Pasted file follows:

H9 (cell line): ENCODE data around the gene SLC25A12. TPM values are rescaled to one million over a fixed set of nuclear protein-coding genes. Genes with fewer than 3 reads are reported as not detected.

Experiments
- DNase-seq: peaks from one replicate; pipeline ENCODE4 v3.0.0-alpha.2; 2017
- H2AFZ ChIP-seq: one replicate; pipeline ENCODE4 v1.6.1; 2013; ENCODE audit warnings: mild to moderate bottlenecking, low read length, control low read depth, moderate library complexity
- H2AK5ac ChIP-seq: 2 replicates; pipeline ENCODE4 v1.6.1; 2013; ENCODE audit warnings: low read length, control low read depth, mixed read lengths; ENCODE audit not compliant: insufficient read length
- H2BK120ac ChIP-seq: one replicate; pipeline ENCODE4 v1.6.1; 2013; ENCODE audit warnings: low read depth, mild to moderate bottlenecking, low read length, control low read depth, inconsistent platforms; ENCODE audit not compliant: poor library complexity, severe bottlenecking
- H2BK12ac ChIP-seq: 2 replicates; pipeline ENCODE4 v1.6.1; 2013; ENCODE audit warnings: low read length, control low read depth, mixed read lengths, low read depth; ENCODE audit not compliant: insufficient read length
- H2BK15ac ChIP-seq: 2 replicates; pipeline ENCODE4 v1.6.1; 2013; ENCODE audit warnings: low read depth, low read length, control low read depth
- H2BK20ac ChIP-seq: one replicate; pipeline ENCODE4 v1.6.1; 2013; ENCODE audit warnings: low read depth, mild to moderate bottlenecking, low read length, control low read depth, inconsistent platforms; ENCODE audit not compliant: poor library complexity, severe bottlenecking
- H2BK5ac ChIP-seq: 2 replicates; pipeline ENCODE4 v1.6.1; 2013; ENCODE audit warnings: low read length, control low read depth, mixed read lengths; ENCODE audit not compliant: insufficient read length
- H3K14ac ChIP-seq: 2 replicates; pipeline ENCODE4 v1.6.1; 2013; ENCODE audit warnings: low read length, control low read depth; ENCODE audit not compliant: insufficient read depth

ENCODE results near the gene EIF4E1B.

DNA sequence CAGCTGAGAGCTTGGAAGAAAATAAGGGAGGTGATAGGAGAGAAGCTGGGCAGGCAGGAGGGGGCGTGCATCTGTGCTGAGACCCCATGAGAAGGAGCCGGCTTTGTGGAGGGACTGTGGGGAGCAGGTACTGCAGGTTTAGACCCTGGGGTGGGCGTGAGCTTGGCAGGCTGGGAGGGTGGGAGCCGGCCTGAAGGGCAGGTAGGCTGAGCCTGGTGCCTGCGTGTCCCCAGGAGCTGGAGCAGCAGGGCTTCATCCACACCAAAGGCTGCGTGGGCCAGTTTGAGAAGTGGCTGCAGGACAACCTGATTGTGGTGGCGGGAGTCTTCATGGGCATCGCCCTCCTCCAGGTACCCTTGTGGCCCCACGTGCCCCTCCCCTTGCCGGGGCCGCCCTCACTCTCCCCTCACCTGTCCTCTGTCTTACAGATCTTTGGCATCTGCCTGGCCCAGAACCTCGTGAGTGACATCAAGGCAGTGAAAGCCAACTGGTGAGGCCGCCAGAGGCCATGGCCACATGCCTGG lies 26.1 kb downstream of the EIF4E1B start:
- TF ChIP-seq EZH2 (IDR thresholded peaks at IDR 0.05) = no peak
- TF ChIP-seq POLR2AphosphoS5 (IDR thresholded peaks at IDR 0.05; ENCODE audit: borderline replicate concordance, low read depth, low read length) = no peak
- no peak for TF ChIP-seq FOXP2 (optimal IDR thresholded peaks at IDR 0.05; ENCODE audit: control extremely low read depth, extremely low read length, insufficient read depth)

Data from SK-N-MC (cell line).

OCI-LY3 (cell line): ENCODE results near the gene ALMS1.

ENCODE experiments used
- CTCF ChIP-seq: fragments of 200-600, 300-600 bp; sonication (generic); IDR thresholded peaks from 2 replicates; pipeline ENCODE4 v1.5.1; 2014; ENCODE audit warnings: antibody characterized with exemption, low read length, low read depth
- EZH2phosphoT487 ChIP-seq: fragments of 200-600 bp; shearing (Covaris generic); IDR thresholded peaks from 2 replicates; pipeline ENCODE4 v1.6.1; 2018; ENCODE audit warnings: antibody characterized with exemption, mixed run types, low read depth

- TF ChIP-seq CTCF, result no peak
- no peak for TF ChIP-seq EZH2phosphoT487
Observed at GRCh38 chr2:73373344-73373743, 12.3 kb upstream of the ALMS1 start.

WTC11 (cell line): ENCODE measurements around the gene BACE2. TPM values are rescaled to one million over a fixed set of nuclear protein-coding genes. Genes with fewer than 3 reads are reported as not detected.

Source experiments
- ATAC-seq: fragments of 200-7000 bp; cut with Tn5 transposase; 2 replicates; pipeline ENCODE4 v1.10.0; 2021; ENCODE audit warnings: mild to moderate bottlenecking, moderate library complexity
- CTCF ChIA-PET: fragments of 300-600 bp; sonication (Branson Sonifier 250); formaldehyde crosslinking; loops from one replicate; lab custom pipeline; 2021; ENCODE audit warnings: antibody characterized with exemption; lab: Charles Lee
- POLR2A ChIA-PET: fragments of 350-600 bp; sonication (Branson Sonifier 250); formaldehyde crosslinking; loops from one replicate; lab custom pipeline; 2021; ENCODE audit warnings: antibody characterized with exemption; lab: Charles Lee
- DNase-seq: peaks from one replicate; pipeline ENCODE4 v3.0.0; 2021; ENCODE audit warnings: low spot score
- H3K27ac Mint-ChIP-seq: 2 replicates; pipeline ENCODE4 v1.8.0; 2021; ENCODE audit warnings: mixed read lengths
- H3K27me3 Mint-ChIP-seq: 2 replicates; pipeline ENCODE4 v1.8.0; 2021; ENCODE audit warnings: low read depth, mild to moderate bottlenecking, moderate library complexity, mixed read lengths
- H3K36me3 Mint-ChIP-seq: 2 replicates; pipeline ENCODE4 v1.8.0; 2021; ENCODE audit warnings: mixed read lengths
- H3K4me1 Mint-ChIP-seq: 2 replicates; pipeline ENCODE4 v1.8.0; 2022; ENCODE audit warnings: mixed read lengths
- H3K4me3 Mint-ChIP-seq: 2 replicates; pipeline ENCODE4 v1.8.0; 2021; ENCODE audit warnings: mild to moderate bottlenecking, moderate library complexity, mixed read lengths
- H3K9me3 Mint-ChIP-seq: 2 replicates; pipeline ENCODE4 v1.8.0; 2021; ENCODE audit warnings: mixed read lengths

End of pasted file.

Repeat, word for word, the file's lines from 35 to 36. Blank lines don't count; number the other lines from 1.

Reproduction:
- H3K4me3 Mint-ChIP-seq: 2 replicates; pipeline ENCODE4 v1.8.0; 2021; ENCODE audit warnings: mild to moderate bottlenecking, moderate library complexity, mixed read lengths
- H3K9me3 Mint-ChIP-seq: 2 replicates; pipeline ENCODE4 v1.8.0; 2021; ENCODE audit warnings: mixed read lengths